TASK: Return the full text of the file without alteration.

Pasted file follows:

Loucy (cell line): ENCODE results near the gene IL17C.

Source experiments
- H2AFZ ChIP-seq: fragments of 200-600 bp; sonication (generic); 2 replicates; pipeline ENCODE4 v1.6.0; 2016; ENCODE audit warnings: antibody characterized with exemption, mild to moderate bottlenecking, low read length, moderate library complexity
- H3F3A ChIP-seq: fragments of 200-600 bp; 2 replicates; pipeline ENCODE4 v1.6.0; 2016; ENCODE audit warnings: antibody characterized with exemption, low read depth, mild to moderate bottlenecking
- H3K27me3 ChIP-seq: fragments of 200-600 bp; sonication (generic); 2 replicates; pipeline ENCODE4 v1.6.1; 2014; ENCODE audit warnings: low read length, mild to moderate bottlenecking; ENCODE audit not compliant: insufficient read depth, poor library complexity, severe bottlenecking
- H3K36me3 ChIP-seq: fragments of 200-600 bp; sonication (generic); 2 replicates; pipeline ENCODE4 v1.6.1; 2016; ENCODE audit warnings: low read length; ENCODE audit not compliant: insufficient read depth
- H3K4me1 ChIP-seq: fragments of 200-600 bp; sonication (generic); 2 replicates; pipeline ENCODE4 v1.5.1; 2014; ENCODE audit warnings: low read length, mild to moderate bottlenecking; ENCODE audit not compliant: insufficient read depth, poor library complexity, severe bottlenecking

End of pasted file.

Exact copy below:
Loucy (cell line): ENCODE results near the gene IL17C.

Source experiments
- H2AFZ ChIP-seq: fragments of 200-600 bp; sonication (generic); 2 replicates; pipeline ENCODE4 v1.6.0; 2016; ENCODE audit warnings: antibody characterized with exemption, mild to moderate bottlenecking, low read length, moderate library complexity
- H3F3A ChIP-seq: fragments of 200-600 bp; 2 replicates; pipeline ENCODE4 v1.6.0; 2016; ENCODE audit warnings: antibody characterized with exemption, low read depth, mild to moderate bottlenecking
- H3K27me3 ChIP-seq: fragments of 200-600 bp; sonication (generic); 2 replicates; pipeline ENCODE4 v1.6.1; 2014; ENCODE audit warnings: low read length, mild to moderate bottlenecking; ENCODE audit not compliant: insufficient read depth, poor library complexity, severe bottlenecking
- H3K36me3 ChIP-seq: fragments of 200-600 bp; sonication (generic); 2 replicates; pipeline ENCODE4 v1.6.1; 2016; ENCODE audit warnings: low read length; ENCODE audit not compliant: insufficient read depth
- H3K4me1 ChIP-seq: fragments of 200-600 bp; sonication (generic); 2 replicates; pipeline ENCODE4 v1.5.1; 2014; ENCODE audit warnings: low read length, mild to moderate bottlenecking; ENCODE audit not compliant: insufficient read depth, poor library complexity, severe bottlenecking